Christian Themes (Masterplots II: Christian Literature)
Barbara Kingsolver calls The Poisonwood Bible a political allegory. Her choice of the missionary Prices as a lens for life in the Belgian Congo creates a frame to consider Western exploitation of Africa. The attitudes of the Price women, from disgust to acceptance, and their observations along with Nathan’s complete lack of respect for the Congo’s human or social conventions present a spectrum of Western culture’s attitudes about Africa. The morality of imposing Christian religious values on people one does not know or respect becomes an issue as the family interacts with villagers.
Insensitive responses to need and village custom undercut Nathan’s spiritual authority, while his daughters Leah, Adah, and Ruth accept both friendship and help from neighbors. Rachel remains self-centered throughout, resentful toward her father and Africans alike. Her insensitivity is not personal; it is based on a feeling of entitlement and her assumption that whatever she wants is right. She comes close to being amoral, since her desires form the core of her values. Orleanna becomes complicit in Nathan’s excesses by failing to object to his private or public cruelty. Her mother-love is undercut by a weak defense of herself and her daughters. In contrast, the African neighbors of the Prices treat them humanely, saving their lives on several occasions and thereby raising the question of which society is more morally grounded. In their lives in Kilanga,...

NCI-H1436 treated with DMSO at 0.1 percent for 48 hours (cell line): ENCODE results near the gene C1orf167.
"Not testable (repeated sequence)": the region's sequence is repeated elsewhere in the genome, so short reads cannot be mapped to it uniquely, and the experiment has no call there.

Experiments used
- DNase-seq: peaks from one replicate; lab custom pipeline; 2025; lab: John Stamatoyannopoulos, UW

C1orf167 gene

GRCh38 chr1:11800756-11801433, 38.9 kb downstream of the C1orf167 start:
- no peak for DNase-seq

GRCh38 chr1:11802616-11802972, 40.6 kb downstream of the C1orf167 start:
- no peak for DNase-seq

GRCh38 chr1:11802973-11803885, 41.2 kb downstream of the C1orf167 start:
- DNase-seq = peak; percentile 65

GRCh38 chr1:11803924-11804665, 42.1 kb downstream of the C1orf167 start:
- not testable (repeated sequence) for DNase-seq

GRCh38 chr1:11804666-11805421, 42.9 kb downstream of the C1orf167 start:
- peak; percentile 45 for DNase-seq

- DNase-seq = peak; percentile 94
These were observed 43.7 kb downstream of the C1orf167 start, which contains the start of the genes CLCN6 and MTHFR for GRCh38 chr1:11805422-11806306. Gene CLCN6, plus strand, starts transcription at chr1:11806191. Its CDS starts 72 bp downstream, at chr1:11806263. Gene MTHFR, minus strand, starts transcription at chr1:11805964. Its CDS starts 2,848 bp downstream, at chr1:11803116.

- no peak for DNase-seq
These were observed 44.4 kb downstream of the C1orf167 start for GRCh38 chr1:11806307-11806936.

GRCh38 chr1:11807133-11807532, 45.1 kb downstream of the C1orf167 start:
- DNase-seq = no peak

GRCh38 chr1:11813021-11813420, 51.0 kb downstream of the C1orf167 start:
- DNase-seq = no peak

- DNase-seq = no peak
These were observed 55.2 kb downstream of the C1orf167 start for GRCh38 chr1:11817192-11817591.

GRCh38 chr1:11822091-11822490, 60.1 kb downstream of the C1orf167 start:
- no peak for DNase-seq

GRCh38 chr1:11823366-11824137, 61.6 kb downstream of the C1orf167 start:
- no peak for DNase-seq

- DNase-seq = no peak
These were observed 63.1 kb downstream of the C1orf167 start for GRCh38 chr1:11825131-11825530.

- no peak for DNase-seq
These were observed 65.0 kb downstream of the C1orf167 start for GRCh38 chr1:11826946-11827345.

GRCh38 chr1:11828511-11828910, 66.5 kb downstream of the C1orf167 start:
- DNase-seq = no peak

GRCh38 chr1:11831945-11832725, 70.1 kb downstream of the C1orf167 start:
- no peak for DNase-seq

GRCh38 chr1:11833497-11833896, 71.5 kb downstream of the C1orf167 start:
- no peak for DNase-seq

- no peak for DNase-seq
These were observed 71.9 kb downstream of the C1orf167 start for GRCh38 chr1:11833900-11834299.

(The entire section is 528 words.)
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